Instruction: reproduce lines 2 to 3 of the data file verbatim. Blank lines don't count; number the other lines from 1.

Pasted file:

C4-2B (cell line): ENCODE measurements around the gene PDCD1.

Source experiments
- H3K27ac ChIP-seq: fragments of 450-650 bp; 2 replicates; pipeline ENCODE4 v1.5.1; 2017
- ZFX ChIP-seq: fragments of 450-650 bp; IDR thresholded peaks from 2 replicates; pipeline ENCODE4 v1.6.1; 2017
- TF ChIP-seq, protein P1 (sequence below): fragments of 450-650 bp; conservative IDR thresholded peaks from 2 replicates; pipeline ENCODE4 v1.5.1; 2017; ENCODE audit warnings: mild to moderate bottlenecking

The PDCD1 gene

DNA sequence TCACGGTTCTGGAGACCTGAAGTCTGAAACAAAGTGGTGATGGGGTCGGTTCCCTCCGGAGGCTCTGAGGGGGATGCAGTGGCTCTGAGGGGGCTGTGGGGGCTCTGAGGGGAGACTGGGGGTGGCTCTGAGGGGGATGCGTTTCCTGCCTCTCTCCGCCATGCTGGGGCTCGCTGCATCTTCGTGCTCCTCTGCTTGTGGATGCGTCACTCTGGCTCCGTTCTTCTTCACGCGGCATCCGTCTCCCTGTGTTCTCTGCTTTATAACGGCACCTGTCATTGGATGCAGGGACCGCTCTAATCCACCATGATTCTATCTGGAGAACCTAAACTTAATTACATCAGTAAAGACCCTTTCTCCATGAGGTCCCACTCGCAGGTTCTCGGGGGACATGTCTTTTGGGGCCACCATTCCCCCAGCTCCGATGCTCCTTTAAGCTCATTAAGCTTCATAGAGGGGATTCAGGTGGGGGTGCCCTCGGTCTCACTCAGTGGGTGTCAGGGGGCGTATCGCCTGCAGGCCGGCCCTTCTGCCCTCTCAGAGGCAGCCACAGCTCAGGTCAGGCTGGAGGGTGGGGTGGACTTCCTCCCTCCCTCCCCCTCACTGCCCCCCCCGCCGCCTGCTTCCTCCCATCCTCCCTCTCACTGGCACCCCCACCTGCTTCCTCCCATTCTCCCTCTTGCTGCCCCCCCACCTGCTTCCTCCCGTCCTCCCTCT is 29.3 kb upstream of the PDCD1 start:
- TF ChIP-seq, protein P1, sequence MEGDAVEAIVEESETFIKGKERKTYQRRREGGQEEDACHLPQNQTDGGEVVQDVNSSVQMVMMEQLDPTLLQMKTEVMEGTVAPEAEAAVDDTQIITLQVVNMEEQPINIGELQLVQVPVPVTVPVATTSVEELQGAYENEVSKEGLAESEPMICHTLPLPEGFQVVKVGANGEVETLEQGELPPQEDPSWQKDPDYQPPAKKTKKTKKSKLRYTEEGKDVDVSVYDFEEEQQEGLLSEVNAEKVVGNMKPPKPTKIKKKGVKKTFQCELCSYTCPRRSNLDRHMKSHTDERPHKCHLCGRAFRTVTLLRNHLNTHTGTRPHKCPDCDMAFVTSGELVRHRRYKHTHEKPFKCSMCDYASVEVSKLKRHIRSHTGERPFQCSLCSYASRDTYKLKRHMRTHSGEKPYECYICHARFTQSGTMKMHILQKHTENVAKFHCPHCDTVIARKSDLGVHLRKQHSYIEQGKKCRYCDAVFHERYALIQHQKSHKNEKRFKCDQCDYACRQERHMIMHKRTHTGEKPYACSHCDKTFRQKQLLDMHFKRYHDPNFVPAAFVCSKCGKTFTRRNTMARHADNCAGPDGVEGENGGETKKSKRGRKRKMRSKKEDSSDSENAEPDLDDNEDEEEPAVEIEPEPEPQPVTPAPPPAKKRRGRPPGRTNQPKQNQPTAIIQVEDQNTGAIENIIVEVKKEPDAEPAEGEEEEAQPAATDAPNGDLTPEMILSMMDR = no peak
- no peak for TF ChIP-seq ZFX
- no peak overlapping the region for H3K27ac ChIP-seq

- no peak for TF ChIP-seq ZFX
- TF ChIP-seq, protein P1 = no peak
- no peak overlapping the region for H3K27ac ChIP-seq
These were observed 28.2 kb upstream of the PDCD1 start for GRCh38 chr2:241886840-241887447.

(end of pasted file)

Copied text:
Source experiments
- H3K27ac ChIP-seq: fragments of 450-650 bp; 2 replicates; pipeline ENCODE4 v1.5.1; 2017